Tag Archives: London

Pottering at the Library

John and I went up to London again this past weekend, just for the day this time, to see the Harry Potter: A History of Magic exhibition at the British Library.

We had tickets for the evening but took the opportunity to spend the day kicking with Hogg before then. We met up at Fabrique, Swedish bakery next door to The Orc’s Nest which has delicious cardammon rolls. Then we did a tour of the local nerd spots; Orc’s Nest, Orbital Comics, and Forbidden Planet. At that last one they had Fred Gambino and John Harris art books on clearance for five pounds each, so we nabbed those and made our escape otherwise intact.

Hogg left us at the Library and we had just enough time to check our coats before it was our ticket time. The exhibition was a good size and explored the parallels and differences between the magic in the Potterverse and the history of magic in the real world, primarily but not exclusively in a European setting. It was divided roughly into sections focusing on objects, medicine, herbs, witches, and so on. The Potter and the other artifacts are intermingled in these sections for context, a good idea even if it was clear that for the most part the Potter parts were far more popular.

Some of the art and historical objects on display were world class; John William Waterhouse’s “The Magic Circle” for one, a favorite of mine and nice surprise. Also on display, an astonishing 16th century alchemical scroll describing the Philosopher’s Stone. The real-world artifacts range from purely fantastical to scientific, with a solid section belonging to both worlds in the form of alchemy and early science. One of my favorites there was an illustration by 18th Century naturalist Maria Sibylla Merian of a bird eating spider, which was apparently dismissed as too fantastical by the established science community when she published originally.  A nice touch as well were a handful of objects from modern practitioners, mainly from the Museum of Witchcraft and Magic in Cornwall, which looks worth a visit.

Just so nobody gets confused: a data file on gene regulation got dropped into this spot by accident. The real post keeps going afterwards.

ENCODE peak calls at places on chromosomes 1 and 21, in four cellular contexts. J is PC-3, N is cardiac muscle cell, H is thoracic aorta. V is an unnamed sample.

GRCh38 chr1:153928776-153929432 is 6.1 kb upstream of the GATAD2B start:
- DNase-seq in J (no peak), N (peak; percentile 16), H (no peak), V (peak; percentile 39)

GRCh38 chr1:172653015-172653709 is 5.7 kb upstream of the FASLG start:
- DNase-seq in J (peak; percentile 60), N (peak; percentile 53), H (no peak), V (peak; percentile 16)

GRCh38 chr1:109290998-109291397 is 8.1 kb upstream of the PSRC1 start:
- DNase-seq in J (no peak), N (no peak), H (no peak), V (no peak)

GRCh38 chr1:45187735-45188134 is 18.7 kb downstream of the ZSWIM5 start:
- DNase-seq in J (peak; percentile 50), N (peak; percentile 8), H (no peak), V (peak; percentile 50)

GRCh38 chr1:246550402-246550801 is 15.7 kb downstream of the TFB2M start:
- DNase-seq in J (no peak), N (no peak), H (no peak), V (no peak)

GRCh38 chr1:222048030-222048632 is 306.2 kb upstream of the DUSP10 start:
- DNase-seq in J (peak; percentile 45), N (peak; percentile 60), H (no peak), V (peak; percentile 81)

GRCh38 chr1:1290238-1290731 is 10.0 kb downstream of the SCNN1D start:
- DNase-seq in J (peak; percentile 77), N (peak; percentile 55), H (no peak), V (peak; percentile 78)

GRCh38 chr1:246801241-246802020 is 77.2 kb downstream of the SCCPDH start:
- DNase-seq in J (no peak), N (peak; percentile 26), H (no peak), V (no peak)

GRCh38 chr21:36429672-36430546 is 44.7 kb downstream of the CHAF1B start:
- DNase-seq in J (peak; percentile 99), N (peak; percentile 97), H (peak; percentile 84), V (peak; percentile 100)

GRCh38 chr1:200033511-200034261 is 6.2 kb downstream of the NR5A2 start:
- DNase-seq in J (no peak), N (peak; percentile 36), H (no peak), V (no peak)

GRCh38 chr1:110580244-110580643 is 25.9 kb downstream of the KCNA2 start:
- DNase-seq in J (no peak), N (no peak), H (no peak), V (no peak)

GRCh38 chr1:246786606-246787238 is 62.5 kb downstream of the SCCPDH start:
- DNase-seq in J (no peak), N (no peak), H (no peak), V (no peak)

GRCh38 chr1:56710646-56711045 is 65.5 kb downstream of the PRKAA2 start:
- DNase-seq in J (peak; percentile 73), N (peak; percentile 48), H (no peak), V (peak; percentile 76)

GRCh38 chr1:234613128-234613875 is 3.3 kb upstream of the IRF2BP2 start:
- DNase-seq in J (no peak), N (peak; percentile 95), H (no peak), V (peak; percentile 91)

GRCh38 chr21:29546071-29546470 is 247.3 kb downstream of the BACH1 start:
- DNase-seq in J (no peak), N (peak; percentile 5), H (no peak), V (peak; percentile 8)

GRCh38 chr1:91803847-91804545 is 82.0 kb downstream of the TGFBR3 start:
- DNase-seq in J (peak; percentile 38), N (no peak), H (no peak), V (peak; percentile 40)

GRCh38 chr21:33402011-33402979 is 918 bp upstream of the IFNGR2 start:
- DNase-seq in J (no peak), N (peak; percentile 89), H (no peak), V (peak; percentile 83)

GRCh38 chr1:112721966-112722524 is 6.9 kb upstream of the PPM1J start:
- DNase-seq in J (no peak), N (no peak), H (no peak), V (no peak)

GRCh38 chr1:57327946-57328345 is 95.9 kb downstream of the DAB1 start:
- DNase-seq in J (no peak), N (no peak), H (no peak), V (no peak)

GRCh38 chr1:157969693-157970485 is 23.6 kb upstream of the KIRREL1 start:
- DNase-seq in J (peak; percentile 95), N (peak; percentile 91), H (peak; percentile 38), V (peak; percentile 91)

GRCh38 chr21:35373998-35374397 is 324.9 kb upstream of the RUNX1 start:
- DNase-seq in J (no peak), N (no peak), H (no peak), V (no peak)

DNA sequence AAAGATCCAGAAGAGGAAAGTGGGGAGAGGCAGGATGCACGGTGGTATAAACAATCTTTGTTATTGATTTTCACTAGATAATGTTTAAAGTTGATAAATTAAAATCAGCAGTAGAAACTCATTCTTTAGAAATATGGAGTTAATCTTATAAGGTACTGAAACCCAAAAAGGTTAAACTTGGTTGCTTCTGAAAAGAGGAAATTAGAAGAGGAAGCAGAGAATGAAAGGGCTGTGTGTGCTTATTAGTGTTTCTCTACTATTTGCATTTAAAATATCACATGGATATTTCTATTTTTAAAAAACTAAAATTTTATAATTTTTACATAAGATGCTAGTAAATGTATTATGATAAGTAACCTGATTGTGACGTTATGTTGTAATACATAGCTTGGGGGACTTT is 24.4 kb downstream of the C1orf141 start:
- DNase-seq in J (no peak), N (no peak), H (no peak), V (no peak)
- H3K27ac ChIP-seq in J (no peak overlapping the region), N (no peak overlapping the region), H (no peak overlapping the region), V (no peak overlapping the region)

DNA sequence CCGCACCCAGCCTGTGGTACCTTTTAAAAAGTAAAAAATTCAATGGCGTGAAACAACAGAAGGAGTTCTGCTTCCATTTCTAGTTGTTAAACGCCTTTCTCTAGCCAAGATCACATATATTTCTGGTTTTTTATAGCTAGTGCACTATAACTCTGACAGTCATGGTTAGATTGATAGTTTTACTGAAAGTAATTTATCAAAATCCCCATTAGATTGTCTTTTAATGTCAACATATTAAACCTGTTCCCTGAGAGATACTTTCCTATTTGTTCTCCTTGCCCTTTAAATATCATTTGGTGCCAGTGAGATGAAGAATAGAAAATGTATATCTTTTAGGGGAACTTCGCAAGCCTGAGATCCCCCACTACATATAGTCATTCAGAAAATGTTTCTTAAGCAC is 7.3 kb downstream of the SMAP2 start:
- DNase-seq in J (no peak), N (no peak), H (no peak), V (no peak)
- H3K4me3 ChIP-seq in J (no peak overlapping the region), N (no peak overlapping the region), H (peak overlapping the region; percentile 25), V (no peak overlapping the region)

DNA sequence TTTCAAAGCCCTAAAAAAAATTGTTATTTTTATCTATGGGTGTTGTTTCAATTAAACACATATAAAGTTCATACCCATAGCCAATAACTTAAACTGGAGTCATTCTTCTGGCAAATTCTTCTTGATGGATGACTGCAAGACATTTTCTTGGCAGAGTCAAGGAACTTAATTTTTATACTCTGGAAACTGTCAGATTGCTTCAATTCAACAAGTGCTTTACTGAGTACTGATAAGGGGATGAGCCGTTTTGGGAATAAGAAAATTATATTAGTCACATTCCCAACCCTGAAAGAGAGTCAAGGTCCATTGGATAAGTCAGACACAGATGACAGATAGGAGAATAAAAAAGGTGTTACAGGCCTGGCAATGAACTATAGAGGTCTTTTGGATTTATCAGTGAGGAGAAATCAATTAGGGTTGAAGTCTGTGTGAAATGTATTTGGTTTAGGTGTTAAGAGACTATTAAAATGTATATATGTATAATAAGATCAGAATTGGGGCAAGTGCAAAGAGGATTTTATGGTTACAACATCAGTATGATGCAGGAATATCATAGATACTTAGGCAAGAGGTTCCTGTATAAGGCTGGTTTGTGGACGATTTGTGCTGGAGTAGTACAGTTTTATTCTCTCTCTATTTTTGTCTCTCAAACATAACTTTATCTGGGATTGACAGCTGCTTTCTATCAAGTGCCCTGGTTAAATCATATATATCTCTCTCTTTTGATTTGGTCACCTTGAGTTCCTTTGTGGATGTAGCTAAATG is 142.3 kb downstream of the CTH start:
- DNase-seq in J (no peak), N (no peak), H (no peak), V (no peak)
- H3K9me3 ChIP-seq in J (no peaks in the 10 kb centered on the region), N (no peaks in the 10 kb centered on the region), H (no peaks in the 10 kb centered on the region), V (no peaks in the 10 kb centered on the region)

The Potter artifacts were primarily in two categories; original notes and drawings by Rowling, and Jim Kay sketches and illustrations. The former were sometimes a little overblown (did HP “change the history of publishing forever”?) but generally quite interesting and occasionally very charming,  for instance the handwritten review by 8-year old Alice Newton, daughter of the head of Bloomsbury who convinced her father to publish the first book in the series. Also nice to see were Rowling’s illustrations, which are not bad at all and show how vivid the world and characters were from the get-go. Bu the Jim Kay illustrations were probably the best part, lovely pencil sketches for the most part, standouts included a simple portrait of young Harry, a wide view of the storefronts of Diagon Alley, and a big sketch of Hagrid, whom Kay describes as his favorite subject, a “mass of scribbles with eyes”.

 

Year of the Monkey

January went by quickly but has left me in a pretty good place, with most of my settling in processes sorted out including UK banking and NHS, and with a job on the horizon. I also got my computer repaired and my room somewhat set up, and less productively played about a zillion hours of Pocket Mortys.

During the month I also got some more exploring done in Southampton and John took me to his favorite burger places, a Vietnamese restaurant with good pho in our neighborhood, and an excellent Mexican place in Portswood. We also found out that the kebab place nearest us is actually really good, which is super handy. His brother visited and I joined in a Star Wars roleplay which I admittedly didn’t hate and may even have enjoyed.

We went into London to see the Cosmonauts exhibit at the Science Museum and a recording of the John Finnemore Souvenir Programme at the BBC, both of which I really enjoyed. Later in the month we joined his family to see Cirque de Soleil’s Amaluna at the Royal Albert Hall and had really good American style barbecue.

All in all well done January.

So far February is doing its level best to keep up the excitement, and not only by hitting the country with Storm Imogen. We spent this past weekend in Leicester to see some of the Leicester Comedy Festival. I really enjoyed both of the comedians I saw; Sophie Hagen and John Robertson (of Dark Room fame) and John also saw a third show on the Sunday. It was nice to spend some time in Leicester again, the city is looking great and has a few new cocktail, beer, and food places so I’m looking forward to showing people around in May.